The Caps started to win puck battles and take advantage of the Senators’ mistakes, lessening the duties they had in their own end and giving the Caps opportunities for odd-man rushes and breakaways. More importantly for their offense, the Capitals were more strategic in their physical game. In past games, the Caps seemed to be making hits just to make hits, but against the Senators, the hits they made opened the ice up for cleaner exits out of their own end and on the forecheck in the offensive zone for clearer shots on Craig Anderson. It certainly helped the team was disciplined and that Michal Neuvirth did a smooth job starting in place of Tomas Vokoun.
Hunter is also making adjustments to his own coaching as well, which aided in Washington’s better offensive play Saturday. Remember he claimed the man-to-man defense wore down the Caps? Their shifts were much shorter than they usual. In the game against Pittsburgh, Alex Ovechkin had 19:22 in TOI with 21 shifts. Saturday night against the Senators, he had 20:55 in TOI with 25 shifts. The man-to-man had been working well, so he is right to try to manage things around the defensive improvements and try different things to boost the offense. It’s also another example in how Hunter trusts his top players and tries his best to give them the most time to score and do their thing — which, in turn, should help boost offensive chances.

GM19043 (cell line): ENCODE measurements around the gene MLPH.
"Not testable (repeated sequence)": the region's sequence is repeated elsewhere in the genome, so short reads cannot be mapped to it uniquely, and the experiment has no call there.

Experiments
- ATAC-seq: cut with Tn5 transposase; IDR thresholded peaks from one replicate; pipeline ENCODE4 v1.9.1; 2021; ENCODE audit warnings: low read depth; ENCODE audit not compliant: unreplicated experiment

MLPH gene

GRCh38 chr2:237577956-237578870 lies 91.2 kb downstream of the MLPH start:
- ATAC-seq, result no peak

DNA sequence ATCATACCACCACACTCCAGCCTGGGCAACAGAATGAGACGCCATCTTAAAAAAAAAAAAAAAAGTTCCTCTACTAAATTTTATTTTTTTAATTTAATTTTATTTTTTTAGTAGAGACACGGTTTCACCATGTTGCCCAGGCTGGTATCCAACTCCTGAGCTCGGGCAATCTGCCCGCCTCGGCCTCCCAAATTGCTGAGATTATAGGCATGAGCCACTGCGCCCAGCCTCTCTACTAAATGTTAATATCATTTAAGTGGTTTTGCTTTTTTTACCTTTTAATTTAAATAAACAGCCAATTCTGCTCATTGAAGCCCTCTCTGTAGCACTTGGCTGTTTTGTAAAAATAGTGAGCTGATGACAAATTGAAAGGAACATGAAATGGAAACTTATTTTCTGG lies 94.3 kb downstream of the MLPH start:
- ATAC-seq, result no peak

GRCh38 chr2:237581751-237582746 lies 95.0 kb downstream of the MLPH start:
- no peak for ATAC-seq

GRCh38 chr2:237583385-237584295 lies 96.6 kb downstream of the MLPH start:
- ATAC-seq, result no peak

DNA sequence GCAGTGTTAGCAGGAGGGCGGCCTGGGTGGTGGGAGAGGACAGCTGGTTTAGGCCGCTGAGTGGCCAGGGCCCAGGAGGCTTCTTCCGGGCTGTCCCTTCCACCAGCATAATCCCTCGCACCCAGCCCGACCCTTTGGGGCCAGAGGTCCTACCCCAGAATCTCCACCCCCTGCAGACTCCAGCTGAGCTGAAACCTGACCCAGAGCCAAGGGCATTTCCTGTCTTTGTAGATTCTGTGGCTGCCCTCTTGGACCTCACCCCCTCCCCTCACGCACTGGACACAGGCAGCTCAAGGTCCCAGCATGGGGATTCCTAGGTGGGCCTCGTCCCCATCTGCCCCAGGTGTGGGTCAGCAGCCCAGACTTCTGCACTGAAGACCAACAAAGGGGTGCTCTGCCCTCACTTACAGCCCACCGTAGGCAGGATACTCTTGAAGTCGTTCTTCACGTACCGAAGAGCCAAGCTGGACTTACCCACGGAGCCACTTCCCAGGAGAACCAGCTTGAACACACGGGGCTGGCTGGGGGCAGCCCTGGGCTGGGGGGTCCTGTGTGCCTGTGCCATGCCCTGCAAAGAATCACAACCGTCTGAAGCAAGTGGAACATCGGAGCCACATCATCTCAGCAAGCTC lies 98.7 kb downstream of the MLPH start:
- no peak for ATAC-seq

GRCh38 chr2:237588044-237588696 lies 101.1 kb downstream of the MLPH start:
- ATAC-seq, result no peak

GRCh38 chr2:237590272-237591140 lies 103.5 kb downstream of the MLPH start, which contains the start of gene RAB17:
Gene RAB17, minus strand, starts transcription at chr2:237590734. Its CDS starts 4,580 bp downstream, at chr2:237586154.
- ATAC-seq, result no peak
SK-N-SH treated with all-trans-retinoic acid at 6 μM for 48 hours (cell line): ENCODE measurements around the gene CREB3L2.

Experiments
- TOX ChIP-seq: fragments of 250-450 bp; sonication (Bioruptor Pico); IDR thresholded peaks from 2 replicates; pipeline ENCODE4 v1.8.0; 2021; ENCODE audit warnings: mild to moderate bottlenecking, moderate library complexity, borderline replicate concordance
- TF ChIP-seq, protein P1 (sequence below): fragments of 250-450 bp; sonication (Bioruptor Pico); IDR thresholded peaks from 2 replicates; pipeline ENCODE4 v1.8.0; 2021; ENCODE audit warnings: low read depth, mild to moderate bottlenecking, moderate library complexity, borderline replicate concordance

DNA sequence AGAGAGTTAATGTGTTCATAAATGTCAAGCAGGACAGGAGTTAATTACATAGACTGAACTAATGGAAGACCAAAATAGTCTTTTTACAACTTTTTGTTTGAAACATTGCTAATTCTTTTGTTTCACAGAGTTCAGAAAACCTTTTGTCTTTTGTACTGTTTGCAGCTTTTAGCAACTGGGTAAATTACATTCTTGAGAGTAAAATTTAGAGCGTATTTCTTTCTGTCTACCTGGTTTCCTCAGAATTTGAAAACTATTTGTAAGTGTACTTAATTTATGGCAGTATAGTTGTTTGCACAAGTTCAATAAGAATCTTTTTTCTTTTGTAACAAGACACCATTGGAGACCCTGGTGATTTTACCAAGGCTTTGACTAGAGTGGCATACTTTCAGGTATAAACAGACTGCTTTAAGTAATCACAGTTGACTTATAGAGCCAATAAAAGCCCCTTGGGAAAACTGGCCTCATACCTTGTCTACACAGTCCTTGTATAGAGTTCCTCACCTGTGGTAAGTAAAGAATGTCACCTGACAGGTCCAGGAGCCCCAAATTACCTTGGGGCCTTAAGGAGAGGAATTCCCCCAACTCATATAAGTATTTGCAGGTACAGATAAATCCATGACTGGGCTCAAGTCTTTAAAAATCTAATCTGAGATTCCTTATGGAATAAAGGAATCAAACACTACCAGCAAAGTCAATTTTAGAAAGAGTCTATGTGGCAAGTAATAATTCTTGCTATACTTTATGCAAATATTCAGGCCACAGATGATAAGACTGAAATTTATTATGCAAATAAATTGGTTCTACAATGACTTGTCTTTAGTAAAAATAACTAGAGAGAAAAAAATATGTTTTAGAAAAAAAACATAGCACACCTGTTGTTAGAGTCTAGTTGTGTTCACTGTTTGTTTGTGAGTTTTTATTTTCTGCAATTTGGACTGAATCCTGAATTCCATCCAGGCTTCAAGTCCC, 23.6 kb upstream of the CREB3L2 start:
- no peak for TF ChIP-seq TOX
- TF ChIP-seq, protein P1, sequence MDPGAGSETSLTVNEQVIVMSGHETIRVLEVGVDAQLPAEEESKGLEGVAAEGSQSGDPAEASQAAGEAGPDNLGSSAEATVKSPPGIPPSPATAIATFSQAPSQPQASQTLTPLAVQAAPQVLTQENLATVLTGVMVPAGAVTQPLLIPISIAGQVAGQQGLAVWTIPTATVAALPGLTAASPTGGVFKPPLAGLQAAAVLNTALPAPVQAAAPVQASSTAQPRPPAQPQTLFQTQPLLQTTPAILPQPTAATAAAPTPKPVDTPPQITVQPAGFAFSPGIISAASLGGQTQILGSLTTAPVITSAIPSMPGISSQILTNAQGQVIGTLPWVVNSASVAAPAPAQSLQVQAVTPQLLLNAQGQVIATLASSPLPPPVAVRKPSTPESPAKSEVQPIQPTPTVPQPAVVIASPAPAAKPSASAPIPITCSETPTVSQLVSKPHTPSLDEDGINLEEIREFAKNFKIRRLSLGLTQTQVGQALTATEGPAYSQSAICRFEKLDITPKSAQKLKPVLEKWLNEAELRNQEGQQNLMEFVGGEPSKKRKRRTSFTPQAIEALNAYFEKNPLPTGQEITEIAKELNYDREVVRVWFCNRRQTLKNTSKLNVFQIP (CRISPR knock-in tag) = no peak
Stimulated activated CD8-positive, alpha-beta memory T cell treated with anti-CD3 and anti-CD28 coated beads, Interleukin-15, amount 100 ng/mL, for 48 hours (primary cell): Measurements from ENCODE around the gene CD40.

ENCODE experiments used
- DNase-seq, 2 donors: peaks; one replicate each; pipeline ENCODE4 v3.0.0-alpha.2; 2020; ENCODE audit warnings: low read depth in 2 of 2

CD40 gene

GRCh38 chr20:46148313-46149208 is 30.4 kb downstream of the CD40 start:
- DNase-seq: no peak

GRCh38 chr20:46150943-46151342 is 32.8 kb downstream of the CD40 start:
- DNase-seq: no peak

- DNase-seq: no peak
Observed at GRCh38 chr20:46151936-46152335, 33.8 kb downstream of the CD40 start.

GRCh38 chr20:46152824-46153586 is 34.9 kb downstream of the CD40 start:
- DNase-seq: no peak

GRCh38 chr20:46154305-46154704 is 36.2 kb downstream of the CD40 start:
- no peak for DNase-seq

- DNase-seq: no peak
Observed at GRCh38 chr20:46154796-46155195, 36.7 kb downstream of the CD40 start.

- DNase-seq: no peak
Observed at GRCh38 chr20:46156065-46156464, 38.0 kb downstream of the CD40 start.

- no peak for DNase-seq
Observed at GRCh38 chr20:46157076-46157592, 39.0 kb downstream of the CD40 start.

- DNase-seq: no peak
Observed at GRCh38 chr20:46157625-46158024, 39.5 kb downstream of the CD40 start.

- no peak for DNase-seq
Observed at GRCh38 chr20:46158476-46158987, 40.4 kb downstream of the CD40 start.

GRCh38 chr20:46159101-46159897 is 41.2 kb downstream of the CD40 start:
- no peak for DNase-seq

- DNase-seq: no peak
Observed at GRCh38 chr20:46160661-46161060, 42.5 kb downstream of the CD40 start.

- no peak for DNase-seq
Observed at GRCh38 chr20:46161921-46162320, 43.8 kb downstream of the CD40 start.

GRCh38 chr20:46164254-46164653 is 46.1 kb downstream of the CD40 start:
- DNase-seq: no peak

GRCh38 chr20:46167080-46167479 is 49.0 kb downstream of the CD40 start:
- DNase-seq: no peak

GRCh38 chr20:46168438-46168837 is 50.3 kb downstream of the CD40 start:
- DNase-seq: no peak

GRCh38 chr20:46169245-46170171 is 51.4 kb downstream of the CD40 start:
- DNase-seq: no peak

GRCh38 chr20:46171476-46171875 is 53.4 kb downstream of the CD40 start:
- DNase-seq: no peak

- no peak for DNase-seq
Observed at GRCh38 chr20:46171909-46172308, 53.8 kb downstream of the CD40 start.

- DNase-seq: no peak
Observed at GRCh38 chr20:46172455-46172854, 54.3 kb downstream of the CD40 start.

Saturday’s game was the most evident sign of improvement for the Capitals. Of course, as it is only one game, there are still things they need to work on: the Senators got 36 shots on net, meaning that they still spent a significant amount of time in the Caps’ end. Also, even though clearing the puck went much smoother than in the last few games, there are moments when the defense is a little slow to the puck. Those are things that can be resolved through practice and patience.
The Capitals get back to work Monday night against the Southeast Division-leading Florida Panthers on the road. Look for a few more adjustments to be made in that game as well. Right now, Washington is riding on momentum and confidence, as they aim to close the points gap from five points to three.
Notes: Roman Hamrlik and Alex Semin were scratched in Saturday’s game due to injuries according to the team.